And then there’s the laundry.  Oh the laundry, always waiting for me, staring at me, telling me to do more because the thing is, while we do have washing machines, many British households don’t have tumble dryers.   That’s right; we hang out clothes out to dry on sunny days and drape them over airers on the remaining 355 days of the year.  I find this mind-boggling since a “hot” summer (we’re talking 80F) has now become a thing of nostalgia, maybe even folklore on a present day school playground.  This, coupled with the fact that people start to think apocalyptic thoughts about global warming if we get through a week without rain, makes me wonder why tumble dryers aren’t everywhere.  But they are expensive to run.  They take up space that people don’t have.  They are just something that we can do without.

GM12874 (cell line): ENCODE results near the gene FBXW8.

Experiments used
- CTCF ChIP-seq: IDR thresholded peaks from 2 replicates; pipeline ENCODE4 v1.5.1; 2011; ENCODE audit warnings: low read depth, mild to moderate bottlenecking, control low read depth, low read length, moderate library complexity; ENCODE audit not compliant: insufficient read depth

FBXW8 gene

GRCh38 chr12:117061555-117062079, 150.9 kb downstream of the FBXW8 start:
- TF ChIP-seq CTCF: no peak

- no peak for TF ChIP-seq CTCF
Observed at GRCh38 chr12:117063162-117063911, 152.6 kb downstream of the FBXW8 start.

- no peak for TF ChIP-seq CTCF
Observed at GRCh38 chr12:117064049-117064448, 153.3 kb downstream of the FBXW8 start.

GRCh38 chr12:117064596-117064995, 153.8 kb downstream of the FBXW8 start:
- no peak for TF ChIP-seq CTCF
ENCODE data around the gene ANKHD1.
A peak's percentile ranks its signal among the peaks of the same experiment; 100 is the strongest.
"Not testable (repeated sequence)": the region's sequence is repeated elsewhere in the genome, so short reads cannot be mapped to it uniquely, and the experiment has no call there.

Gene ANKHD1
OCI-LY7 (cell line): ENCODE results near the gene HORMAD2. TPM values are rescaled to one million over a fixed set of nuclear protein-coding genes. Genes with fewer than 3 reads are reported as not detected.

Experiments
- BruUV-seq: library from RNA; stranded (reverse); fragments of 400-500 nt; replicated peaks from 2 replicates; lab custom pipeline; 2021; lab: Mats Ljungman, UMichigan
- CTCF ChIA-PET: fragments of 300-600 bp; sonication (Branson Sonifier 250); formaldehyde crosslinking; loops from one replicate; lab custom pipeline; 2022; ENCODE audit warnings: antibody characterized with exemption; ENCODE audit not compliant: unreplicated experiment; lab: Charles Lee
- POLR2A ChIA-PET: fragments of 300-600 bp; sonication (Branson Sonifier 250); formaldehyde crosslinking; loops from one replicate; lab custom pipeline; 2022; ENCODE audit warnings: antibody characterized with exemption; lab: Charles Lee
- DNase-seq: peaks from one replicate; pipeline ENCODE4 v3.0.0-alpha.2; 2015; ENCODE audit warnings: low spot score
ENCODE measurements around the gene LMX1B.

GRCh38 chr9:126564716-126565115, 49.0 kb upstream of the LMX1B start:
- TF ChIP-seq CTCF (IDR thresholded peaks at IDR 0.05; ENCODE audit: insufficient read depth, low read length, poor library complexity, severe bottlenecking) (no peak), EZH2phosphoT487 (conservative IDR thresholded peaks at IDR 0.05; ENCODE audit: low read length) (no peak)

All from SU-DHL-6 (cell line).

photo via amazon.co.uk
Reckon there’s a way for hot air to blow out of one of these?

And without the wonderful hot blast of air that presses those wrinkles out of wet clothes, once our clothes are hung, they usually need to be ironed, too.  My pile of ironing is supernatural in that it is infinite.  I get through one and another is waiting.  It’s just the way it is.

I understand within all of this moaning and groaning about how ‘easy’ those Americans have it with all of their bright, shiny, glorious appliances (sigh), while my American working mom friends get only 6-8 weeks of maternity leave (if any), I am now enjoying my 9 months at home with The Duchess.  So while living here means that the practical inconveniences might be a bit of a nuisance sometimes, I’d choose those 9 months of cuddles at home any day, even if they are over a massive pile of wet laundry.

The Worst Thing